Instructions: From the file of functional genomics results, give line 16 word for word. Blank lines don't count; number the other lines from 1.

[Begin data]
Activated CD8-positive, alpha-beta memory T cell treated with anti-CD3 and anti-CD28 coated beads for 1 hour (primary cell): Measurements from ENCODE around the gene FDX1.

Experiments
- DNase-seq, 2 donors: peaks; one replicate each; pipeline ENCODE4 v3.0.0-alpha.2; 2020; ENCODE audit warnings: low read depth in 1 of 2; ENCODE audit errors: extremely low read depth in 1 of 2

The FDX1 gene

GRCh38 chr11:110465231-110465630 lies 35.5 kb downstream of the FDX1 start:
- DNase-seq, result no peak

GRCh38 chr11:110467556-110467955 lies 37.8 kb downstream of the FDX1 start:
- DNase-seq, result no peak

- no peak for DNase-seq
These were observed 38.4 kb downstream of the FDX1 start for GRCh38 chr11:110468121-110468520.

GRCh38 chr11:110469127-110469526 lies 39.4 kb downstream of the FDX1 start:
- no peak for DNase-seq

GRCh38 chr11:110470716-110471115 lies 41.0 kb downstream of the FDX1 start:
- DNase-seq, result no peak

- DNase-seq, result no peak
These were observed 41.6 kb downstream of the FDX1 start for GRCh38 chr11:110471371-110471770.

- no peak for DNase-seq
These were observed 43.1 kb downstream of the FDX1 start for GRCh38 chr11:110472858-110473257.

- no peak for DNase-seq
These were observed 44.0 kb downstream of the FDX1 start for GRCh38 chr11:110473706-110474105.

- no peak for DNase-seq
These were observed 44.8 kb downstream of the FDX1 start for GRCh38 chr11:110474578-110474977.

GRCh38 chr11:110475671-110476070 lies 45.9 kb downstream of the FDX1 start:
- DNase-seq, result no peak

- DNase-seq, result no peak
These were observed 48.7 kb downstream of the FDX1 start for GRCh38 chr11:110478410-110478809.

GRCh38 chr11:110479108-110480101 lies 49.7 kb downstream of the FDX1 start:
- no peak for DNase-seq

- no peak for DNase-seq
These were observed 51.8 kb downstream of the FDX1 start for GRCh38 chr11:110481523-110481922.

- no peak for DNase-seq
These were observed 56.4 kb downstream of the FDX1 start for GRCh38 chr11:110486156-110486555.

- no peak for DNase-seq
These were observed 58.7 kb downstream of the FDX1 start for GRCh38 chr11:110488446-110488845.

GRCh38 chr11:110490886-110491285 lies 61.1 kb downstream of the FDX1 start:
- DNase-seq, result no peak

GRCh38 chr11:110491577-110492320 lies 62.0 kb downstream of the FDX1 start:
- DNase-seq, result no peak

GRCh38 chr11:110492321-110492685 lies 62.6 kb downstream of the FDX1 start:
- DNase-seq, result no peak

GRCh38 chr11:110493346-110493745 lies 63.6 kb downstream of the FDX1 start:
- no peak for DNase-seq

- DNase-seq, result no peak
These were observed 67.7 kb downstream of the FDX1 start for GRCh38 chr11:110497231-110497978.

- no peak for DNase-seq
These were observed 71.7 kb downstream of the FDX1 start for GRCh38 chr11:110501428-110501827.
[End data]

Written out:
These were observed 41.6 kb downstream of the FDX1 start for GRCh38 chr11:110471371-110471770.